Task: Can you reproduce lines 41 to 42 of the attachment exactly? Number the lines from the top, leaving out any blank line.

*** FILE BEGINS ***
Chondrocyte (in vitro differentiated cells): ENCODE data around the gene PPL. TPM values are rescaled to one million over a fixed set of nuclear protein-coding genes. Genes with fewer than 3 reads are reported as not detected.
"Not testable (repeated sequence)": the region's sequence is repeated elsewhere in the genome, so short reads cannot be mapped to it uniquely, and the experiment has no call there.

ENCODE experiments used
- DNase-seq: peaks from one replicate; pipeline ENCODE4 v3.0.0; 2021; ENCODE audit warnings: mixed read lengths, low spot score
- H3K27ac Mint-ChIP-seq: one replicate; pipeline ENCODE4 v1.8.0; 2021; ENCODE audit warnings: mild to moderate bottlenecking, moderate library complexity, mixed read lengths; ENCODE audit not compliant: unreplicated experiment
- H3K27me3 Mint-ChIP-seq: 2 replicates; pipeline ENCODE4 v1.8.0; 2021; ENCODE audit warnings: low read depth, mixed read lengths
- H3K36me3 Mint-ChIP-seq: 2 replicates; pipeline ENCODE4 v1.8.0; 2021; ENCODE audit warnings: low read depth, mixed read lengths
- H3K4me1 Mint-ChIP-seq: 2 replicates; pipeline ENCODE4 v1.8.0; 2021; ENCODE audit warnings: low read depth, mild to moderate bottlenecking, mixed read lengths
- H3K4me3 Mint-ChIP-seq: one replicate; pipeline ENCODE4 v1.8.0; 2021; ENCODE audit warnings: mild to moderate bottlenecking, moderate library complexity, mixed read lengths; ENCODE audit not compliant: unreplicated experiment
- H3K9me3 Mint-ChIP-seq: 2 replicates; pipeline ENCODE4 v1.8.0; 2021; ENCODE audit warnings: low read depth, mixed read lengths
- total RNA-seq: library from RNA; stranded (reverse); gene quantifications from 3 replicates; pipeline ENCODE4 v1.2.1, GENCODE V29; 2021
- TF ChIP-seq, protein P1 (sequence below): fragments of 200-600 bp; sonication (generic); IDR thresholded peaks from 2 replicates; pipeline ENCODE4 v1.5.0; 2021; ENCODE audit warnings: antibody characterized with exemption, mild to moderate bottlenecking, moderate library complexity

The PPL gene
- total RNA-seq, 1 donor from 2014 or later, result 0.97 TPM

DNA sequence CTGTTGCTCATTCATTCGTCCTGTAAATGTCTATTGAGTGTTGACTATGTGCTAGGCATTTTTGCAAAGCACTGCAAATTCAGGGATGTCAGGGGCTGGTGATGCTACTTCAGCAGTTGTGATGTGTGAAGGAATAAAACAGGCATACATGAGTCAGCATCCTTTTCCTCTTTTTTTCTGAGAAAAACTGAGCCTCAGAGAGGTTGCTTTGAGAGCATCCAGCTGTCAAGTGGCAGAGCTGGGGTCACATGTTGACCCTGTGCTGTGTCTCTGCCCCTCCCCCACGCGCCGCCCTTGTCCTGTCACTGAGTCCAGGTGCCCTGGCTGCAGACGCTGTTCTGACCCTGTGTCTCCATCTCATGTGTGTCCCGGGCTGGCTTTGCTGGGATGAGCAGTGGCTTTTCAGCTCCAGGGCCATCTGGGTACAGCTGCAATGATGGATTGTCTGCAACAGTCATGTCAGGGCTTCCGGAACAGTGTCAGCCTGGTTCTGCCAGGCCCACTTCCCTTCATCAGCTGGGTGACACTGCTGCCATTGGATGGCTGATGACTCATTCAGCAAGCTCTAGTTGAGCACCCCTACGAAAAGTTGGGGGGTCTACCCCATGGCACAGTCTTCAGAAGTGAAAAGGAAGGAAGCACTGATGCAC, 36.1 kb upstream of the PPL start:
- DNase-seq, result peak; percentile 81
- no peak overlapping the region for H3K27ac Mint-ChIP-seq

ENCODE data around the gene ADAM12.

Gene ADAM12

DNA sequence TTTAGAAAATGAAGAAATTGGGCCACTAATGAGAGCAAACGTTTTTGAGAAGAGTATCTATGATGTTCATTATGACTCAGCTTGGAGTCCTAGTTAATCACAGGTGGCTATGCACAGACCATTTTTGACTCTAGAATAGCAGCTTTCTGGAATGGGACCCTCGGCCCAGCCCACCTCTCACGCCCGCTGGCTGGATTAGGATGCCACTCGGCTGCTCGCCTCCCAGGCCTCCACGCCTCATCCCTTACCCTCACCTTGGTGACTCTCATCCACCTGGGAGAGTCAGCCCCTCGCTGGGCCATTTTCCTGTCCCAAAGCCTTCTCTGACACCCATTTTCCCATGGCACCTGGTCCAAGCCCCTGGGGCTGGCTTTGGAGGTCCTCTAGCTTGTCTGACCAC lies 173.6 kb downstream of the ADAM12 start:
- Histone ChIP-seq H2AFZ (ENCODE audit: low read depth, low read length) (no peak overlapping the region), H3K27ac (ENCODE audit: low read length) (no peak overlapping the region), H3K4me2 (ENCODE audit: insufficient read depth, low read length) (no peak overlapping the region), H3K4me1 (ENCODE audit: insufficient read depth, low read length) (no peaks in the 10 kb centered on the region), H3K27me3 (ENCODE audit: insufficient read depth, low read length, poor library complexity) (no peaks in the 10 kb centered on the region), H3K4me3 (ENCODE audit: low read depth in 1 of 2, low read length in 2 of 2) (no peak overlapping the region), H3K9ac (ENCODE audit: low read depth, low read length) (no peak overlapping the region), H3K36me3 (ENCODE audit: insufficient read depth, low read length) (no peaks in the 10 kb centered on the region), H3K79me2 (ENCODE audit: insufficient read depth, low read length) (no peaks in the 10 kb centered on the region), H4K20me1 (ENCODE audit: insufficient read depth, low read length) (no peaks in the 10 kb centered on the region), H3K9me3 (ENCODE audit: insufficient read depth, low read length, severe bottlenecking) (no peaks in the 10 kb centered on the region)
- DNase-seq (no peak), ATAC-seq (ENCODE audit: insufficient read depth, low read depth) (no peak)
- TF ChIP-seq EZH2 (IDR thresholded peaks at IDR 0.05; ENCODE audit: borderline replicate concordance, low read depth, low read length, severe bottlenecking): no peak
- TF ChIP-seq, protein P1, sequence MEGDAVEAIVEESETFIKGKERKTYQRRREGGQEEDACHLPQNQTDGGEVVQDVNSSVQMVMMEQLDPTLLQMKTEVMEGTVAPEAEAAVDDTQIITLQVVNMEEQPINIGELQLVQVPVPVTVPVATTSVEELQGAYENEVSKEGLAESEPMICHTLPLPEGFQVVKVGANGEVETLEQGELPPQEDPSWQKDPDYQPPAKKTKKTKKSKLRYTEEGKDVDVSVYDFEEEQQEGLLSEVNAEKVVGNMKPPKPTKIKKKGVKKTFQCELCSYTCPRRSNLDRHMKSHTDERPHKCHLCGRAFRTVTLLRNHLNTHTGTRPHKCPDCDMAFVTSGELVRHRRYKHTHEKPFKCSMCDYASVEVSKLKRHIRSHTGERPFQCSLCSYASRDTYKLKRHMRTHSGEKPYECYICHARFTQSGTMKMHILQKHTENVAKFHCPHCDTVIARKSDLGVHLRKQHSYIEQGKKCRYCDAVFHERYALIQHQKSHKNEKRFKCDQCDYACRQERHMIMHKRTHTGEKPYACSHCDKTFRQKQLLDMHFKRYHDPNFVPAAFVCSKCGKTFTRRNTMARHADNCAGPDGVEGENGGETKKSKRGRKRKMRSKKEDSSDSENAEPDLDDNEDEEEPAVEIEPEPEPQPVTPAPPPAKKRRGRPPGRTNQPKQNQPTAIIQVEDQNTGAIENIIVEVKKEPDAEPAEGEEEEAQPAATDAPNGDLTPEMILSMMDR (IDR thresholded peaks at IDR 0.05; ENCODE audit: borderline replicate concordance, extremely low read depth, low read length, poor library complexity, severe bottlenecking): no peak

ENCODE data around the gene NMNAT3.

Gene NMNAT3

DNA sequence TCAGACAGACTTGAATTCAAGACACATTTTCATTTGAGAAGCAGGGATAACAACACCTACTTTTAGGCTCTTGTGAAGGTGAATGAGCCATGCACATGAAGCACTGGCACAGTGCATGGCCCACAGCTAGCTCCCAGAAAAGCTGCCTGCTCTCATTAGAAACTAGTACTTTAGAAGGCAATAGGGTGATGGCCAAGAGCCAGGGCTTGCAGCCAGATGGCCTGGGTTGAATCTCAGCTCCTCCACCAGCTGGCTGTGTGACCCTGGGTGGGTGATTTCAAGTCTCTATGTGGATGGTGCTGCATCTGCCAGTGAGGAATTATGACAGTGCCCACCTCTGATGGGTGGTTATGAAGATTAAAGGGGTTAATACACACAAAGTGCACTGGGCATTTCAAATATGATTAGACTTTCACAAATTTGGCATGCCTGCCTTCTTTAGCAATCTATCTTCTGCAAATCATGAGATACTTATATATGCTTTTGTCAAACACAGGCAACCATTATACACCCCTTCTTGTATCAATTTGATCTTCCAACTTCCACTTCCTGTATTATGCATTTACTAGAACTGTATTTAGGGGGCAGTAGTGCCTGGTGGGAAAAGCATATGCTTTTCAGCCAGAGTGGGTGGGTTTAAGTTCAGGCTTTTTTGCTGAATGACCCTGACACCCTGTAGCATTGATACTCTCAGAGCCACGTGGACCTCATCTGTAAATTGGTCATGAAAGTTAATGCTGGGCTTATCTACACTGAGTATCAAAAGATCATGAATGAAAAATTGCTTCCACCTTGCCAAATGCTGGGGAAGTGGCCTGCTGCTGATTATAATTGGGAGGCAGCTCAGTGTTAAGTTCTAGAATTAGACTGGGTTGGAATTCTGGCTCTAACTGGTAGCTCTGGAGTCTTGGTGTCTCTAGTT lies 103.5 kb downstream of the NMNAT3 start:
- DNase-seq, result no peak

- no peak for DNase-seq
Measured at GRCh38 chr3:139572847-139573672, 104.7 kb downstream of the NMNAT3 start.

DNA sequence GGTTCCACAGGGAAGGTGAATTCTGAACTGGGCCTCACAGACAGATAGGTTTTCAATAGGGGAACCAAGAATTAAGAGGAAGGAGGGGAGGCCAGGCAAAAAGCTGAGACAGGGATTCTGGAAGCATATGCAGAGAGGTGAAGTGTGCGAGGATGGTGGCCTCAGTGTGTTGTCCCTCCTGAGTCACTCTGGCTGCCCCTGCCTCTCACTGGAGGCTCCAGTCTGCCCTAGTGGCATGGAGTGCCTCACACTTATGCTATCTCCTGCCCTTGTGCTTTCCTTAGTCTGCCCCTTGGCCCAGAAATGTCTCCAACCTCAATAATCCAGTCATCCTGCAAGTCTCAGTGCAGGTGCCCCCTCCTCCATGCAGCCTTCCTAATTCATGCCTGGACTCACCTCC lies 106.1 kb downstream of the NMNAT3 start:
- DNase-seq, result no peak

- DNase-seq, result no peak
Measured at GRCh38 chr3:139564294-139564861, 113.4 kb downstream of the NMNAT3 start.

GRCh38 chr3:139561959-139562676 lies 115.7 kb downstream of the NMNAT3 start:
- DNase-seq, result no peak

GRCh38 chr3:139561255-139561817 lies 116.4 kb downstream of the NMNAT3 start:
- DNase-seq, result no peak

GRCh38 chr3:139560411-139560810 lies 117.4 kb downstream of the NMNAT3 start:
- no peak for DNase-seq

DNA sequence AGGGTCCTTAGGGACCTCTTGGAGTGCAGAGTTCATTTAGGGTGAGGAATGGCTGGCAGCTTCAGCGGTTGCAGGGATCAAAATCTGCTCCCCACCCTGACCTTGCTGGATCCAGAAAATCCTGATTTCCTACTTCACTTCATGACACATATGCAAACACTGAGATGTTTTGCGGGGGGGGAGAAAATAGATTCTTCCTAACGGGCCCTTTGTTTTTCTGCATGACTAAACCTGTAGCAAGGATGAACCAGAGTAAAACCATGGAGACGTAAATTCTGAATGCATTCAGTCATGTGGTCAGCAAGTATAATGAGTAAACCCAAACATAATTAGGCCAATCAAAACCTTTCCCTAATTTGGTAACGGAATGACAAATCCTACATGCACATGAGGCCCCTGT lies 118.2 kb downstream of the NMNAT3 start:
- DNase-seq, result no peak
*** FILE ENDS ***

DNA sequence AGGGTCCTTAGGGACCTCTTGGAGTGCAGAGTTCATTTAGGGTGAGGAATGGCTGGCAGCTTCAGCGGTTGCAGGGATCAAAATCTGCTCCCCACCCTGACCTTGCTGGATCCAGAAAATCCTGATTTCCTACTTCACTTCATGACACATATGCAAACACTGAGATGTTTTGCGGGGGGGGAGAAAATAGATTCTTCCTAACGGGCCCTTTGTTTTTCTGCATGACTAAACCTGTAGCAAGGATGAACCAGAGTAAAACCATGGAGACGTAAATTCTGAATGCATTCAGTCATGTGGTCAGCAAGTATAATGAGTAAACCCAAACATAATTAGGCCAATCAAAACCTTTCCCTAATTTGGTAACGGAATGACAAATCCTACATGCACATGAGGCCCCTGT lies 118.2 kb downstream of the NMNAT3 start:
- DNase-seq, result no peak